When a nail develops a fungus it usually turns black or brown. But with a less common fungus, called white superficial onychomycosis, the nail turns white and becomes soft, dry and powdery. White nail fungus rarely goes away on its own. There are treatments available, but they require diligence and patience. According to InteliHealth, most people treated with an oral medication see the fungus clear up after 12 weeks of treatment. But the nail may never look normal again. Even with successful treatment, the fungus returns in about 20 per cent of people.
When a toenail develops white toenail fungus, it turns white and is dry and powdery in appearance. It may also have a bad odour. The nail may be painful. As the infection continues, the nail may crumble or fall off.
White nail fungus usually develops on nails that are continually exposed to warm, moist environments, such as sweaty shoes or shower floors. InteliHealth says almost anyone who regularly wears tight-fitting shoes or tight socks or hose is at risk of developing nail fungus. Another risk is wearing layers of nail polish, which keep the nails from getting air.
Toenail fungus is common among people who regularly use communal showers because the fungus can spread from foot to foot along the moist floor. This puts athletes, gym students and military personnel at risk. The condition also tends to affect people with diabetes or AIDS, as well as people with blood circulation problems that decrease blood flow to the toes. The big toe and the little toe are the most likely to get white toenail fungus. This may be because they are the most exposed to friction from the sides of shoes. Finally, white nail fungus can spread to the fingernails by touching the infected toenail.
White nail fungus requires a trip to the doctor for treatment. It will not go away on its own. The doctor will ask questions about foot hygiene and then take a small sample of the nail to examine and confirm that there is a fungal infection.
Treatment may begin with the doctor removing the nail or the infected part of the nail. He may also dissolve the nail with a special paste. If the infection is mild and limited to a small part of the nail, the doctor may prescribe an anti-fungal cream or a medicated nail polish. Both should be applied to the nail per the doctor's instructions.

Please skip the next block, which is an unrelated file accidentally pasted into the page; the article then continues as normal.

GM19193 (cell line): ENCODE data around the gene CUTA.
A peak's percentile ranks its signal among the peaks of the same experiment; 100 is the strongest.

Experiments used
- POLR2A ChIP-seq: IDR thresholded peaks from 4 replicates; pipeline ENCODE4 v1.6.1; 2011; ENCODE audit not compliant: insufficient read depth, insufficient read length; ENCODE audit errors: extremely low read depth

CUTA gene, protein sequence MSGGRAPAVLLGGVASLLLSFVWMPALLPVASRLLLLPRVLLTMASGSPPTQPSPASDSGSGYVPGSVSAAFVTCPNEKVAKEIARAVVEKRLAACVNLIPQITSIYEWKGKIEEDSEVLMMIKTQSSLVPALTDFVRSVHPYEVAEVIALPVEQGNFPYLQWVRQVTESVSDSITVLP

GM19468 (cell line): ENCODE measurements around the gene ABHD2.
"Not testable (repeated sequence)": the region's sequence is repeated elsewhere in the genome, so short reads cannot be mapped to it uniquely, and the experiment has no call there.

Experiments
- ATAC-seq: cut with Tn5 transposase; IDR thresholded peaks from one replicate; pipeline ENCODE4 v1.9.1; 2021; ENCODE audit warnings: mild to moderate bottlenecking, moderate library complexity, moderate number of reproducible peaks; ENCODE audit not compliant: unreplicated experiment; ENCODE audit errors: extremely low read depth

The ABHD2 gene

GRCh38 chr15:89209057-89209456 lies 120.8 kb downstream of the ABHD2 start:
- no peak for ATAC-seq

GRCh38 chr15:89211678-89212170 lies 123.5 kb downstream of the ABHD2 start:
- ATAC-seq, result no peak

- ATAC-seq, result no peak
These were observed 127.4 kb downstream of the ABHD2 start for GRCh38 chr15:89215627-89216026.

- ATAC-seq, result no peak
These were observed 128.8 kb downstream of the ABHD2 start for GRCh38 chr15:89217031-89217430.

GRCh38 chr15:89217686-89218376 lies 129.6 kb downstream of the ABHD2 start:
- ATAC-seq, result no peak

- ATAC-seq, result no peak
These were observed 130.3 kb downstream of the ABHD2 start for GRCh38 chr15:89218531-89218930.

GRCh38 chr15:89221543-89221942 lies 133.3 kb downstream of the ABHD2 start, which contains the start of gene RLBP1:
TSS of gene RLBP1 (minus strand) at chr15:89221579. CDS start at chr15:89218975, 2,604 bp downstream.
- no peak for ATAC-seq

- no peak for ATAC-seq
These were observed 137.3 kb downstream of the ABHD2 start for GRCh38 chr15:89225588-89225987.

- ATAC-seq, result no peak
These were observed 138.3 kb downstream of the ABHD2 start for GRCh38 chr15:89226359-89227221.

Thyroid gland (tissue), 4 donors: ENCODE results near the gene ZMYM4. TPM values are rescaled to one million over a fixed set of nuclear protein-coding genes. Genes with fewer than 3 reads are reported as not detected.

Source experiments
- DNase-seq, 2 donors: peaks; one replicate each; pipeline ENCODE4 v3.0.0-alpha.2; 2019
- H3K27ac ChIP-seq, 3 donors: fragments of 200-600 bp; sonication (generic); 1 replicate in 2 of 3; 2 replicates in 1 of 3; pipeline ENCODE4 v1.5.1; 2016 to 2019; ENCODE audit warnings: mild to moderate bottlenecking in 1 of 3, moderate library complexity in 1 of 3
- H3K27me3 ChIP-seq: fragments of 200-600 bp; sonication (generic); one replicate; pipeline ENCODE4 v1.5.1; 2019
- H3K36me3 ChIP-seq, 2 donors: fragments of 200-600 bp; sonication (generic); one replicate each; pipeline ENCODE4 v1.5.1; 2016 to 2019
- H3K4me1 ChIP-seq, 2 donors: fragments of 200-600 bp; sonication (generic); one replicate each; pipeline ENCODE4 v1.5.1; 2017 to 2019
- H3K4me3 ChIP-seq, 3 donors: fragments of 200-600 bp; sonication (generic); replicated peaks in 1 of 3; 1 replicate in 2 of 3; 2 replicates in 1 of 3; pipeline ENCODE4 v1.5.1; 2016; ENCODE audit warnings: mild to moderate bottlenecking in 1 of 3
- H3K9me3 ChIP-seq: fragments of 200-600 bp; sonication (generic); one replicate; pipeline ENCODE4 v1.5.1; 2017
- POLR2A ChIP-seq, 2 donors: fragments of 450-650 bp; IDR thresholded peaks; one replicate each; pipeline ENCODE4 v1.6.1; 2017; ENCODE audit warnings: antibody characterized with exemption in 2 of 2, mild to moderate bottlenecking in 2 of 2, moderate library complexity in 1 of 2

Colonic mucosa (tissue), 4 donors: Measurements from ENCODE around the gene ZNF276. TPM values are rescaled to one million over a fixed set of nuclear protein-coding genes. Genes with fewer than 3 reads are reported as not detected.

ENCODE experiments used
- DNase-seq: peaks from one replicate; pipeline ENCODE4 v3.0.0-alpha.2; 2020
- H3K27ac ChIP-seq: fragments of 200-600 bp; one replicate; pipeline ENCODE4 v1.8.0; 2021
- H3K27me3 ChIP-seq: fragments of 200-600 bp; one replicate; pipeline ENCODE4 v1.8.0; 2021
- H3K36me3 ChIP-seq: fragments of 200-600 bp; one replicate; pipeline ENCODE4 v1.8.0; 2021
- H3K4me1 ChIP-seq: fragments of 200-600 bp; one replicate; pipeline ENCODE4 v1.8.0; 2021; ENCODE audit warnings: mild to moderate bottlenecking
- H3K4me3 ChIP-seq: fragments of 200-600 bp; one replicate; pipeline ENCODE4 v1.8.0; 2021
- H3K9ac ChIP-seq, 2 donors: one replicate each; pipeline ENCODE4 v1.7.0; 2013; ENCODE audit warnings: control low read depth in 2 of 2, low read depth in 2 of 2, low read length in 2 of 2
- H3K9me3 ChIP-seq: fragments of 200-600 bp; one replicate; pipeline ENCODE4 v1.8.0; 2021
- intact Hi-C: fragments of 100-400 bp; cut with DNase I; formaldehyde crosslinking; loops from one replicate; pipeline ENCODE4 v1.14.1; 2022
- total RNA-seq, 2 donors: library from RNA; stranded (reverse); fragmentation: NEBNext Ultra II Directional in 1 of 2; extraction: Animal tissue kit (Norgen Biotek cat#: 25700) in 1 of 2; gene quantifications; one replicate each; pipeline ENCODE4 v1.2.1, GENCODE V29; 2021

If the infection is over a wider part of the nail or has spread to several nails, the doctor may prescribe an anti-fungal medication to take orally. Usually oral medications are taken daily for 12 weeks, or the strongest doses can be taken for one week a month for three months. In severe cases, the doctor may remove the nail surgically.
The Mayo Clinic mentions two home remedies for nail fungus that people may try when traditional medical treatment doesn't work. The first is vinegar treatment. There is no direct evidence to show that a vinegar soak can cure white nail fungus, but some studies have shown vinegar can slow the growth of some types of bacteria. The Mayo Clinic suggests soaking the feet for 20 minutes in a mixture of one part vinegar to two parts water. The other alternative treatment is Vicks VapoRub. There is only anecdotal evidence to support its effectiveness in treating white nail fungus. There is no consensus on how to apply the VapoRub, so anyone wanting to use it, should check with a doctor first.
There are several steps to take to prevent white nail fungus or reduce its chance of recurrence. One should keep the nails short, dry and clean, wear socks that wick away moisture and use an anti-fungal cream or powder. It is a good idea to wear thongs around public pools, showers and changing rooms. And when getting a professional manicure or pedicure, make sure to choose a salon that sterilises its instruments.
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